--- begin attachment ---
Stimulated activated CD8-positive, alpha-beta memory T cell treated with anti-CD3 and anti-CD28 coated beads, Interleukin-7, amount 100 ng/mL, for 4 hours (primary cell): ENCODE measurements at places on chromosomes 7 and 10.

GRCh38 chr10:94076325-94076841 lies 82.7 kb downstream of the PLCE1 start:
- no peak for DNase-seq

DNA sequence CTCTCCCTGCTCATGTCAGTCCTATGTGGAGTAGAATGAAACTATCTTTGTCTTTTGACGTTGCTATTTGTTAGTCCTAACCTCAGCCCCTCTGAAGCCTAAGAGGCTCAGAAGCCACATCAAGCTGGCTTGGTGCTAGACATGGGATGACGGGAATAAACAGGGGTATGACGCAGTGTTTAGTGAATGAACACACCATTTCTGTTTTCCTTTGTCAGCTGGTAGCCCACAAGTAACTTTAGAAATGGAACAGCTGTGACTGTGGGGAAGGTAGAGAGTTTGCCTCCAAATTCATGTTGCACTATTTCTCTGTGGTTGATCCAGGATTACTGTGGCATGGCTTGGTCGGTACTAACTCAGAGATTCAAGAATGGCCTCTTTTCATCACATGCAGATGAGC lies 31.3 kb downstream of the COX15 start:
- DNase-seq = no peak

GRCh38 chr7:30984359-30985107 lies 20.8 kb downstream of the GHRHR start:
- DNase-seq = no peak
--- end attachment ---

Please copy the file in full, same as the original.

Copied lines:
Stimulated activated CD8-positive, alpha-beta memory T cell treated with anti-CD3 and anti-CD28 coated beads, Interleukin-7, amount 100 ng/mL, for 4 hours (primary cell): ENCODE measurements at places on chromosomes 7 and 10.

GRCh38 chr10:94076325-94076841 lies 82.7 kb downstream of the PLCE1 start:
- no peak for DNase-seq

DNA sequence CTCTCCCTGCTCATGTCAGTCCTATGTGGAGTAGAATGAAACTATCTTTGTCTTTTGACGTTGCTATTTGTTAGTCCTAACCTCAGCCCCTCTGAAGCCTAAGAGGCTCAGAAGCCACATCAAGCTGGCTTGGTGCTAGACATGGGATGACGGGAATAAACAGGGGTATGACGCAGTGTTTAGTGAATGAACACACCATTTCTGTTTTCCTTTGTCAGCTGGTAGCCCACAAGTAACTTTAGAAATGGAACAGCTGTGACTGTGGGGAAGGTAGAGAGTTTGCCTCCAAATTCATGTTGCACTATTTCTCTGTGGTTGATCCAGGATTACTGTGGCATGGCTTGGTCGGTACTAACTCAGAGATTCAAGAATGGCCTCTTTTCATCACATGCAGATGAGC lies 31.3 kb downstream of the COX15 start:
- DNase-seq = no peak

GRCh38 chr7:30984359-30985107 lies 20.8 kb downstream of the GHRHR start:
- DNase-seq = no peak